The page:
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Cancer Gene Hunter Bert Vogelstein Receives Spain’s Prince of Asturias Award for Science

Contact: Amy Mone Heaps or Valerie Mehl
(410) 955-1287
heapsam@jhmi.edu or mehlva@jhmi.edu 

Cancer Gene Hunter Bert Vogelstein Receives Spain’s Prince of Asturias Award for Science

Bert Vogelstein, M.D., cancer researcher at the Johns Hopkins Kimmel Cancer Center and Howard Hughes Medical Institute, has been chosen for the 2004 Prince of Asturias Award for Scientific and Technical Research.  The award is recognized as one of the world’s most important lifetime achievements in science and was given to Vogelstein and investigations at four other institutions for their contributions to unraveling the mysteries of cancer genetics and pursuing novel therapies for the disease.

Vogelstein’s pivotal discoveries that describe the roles of some of the most common cancer genes, such as p53 and APC, have become models for current cancer genetics research.  He is the most highly cited scientist in the world, and currently co-directs the Molecular Genetics Laboratory at the Johns Hopkins Kimmel Cancer Center.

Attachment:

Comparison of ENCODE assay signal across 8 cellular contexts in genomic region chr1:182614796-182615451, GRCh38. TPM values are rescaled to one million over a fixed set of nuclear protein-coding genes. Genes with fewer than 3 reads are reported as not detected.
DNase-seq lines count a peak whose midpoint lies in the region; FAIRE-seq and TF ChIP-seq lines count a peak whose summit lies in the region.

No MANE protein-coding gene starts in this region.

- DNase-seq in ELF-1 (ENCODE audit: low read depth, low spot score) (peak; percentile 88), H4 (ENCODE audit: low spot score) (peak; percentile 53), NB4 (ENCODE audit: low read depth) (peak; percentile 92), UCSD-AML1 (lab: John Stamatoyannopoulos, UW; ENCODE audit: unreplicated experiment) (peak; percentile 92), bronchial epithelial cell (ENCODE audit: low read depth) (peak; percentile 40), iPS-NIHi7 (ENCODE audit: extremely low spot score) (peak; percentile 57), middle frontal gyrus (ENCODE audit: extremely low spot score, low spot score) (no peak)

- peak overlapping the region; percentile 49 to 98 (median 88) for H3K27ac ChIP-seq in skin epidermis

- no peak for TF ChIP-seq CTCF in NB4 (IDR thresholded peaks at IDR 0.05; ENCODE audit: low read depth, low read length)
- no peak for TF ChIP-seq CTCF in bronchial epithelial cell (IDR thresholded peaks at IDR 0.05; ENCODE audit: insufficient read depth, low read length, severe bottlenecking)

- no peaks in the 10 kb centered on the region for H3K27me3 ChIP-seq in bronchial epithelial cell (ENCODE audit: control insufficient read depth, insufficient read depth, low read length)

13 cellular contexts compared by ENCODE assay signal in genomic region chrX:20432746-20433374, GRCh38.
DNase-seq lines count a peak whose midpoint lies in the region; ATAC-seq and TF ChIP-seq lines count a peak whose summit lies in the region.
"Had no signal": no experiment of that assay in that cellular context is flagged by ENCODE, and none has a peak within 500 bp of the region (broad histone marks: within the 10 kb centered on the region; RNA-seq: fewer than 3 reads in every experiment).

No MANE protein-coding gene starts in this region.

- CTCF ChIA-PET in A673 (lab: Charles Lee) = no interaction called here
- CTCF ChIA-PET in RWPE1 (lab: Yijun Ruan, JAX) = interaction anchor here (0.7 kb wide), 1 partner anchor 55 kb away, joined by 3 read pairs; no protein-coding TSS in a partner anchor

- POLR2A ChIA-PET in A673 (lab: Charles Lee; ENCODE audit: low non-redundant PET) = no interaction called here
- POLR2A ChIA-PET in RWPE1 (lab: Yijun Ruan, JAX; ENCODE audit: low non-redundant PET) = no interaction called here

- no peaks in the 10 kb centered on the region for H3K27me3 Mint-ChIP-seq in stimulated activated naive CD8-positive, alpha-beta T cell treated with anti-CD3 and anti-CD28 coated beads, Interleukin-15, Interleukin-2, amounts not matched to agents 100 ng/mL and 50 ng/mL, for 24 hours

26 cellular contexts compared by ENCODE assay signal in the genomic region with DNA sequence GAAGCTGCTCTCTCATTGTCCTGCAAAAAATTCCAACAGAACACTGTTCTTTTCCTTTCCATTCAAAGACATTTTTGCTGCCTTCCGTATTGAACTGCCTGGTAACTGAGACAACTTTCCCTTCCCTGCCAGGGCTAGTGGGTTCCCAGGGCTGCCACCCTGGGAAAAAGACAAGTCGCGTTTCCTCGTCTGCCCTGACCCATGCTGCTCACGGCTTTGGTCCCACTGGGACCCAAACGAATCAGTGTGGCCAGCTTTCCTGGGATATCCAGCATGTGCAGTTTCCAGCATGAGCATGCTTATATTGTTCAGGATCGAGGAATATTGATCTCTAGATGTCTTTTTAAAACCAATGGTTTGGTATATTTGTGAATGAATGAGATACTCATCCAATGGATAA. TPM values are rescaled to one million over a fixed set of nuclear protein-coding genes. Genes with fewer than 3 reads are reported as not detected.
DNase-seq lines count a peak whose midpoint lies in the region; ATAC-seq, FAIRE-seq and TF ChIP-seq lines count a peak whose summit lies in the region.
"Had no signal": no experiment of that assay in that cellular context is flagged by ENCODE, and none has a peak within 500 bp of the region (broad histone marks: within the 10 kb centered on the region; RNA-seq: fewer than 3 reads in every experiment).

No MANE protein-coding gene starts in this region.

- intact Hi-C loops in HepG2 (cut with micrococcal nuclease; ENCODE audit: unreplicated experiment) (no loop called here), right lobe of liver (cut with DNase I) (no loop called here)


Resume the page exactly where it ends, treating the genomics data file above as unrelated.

“This award represents decades of research with my colleagues and trainees in this laboratory in efforts to find more effective ways to prevent, detect, and treat cancer, and I am honored to be sharing the award with the distinguished scientists that have helped pushed the cancer research field forward,” says Vogelstein, Clayton Professor of Oncology at the Kimmel Cancer Center.

Other awardees for this year’s science award include Judah Folkman of Harvard University, Tony Hunter from the Salk Institute, Joan Massagué of the Memorial Sloan-Kettering Cancer Center, Robert Weinberg at the Massachusetts Institute of Technology.

Vogelstein is scheduled to receive his award, along with the other recipients, at the Foundation’s annual awards ceremony on October 22 in Spain.  The award is named for Prince Felipe de Borbón, heir to the Spanish throne.  During the ceremony, Vogelstein and other awardees will receive 50,000 euros (approximately $50,000 U.S. dollars) and a sculpture by the Spanish artist Joan Miró.  Since 1980, the annual awards have recognized achievements in a variety of categories including science, communications and humanities, the arts, literature, social sciences, international cooperation, and sports.  Past recipients include Nelson Mandela, Mikhail Gorbachev, Lance Armstrong and Jane Goodall.

Links:

  Prince of Asturias Foundation web site (www.fpa.es)

 

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